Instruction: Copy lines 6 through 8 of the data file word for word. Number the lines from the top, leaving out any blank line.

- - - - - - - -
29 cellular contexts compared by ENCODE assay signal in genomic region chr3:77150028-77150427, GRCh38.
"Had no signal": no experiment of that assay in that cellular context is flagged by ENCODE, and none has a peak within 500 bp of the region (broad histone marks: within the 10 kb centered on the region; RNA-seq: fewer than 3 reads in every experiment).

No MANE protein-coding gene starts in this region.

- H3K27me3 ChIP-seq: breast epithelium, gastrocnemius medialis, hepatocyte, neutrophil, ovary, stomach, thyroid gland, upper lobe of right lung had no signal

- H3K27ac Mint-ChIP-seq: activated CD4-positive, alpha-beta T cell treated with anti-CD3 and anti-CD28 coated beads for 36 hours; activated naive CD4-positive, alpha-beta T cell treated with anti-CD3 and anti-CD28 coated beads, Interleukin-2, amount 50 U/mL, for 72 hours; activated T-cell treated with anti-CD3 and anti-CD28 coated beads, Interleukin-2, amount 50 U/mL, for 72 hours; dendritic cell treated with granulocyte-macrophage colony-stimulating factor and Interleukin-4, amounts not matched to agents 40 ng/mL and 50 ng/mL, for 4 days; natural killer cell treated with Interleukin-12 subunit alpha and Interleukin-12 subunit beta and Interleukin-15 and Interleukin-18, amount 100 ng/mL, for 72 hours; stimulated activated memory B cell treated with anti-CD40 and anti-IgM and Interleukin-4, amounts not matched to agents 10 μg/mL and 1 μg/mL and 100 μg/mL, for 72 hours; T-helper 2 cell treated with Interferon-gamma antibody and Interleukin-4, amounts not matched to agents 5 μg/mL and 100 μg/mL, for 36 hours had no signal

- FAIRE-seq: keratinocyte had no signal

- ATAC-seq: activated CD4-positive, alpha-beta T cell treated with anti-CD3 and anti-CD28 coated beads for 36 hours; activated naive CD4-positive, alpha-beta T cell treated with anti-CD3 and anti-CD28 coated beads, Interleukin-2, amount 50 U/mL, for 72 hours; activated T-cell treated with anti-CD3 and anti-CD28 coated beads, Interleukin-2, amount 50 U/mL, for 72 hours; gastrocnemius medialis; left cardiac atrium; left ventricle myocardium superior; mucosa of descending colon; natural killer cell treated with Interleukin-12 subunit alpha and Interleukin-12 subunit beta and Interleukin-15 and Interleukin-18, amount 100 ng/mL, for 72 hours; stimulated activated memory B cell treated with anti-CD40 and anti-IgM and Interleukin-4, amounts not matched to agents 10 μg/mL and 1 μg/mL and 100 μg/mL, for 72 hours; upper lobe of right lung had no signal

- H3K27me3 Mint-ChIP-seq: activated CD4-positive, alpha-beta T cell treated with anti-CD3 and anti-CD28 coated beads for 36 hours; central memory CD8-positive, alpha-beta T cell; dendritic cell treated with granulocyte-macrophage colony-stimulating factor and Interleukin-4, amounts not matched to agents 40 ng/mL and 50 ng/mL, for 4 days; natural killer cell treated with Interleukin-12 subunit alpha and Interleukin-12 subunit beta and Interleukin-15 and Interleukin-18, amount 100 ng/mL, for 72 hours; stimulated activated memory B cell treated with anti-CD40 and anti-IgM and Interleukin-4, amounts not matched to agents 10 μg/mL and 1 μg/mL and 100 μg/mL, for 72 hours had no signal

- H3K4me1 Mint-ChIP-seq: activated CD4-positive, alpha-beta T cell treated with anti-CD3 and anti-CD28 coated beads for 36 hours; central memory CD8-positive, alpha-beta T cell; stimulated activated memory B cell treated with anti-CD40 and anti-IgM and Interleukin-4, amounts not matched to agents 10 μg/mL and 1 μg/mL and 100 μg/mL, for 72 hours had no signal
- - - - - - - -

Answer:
- FAIRE-seq: keratinocyte had no signal

- ATAC-seq: activated CD4-positive, alpha-beta T cell treated with anti-CD3 and anti-CD28 coated beads for 36 hours; activated naive CD4-positive, alpha-beta T cell treated with anti-CD3 and anti-CD28 coated beads, Interleukin-2, amount 50 U/mL, for 72 hours; activated T-cell treated with anti-CD3 and anti-CD28 coated beads, Interleukin-2, amount 50 U/mL, for 72 hours; gastrocnemius medialis; left cardiac atrium; left ventricle myocardium superior; mucosa of descending colon; natural killer cell treated with Interleukin-12 subunit alpha and Interleukin-12 subunit beta and Interleukin-15 and Interleukin-18, amount 100 ng/mL, for 72 hours; stimulated activated memory B cell treated with anti-CD40 and anti-IgM and Interleukin-4, amounts not matched to agents 10 μg/mL and 1 μg/mL and 100 μg/mL, for 72 hours; upper lobe of right lung had no signal

- H3K27me3 Mint-ChIP-seq: activated CD4-positive, alpha-beta T cell treated with anti-CD3 and anti-CD28 coated beads for 36 hours; central memory CD8-positive, alpha-beta T cell; dendritic cell treated with granulocyte-macrophage colony-stimulating factor and Interleukin-4, amounts not matched to agents 40 ng/mL and 50 ng/mL, for 4 days; natural killer cell treated with Interleukin-12 subunit alpha and Interleukin-12 subunit beta and Interleukin-15 and Interleukin-18, amount 100 ng/mL, for 72 hours; stimulated activated memory B cell treated with anti-CD40 and anti-IgM and Interleukin-4, amounts not matched to agents 10 μg/mL and 1 μg/mL and 100 μg/mL, for 72 hours had no signal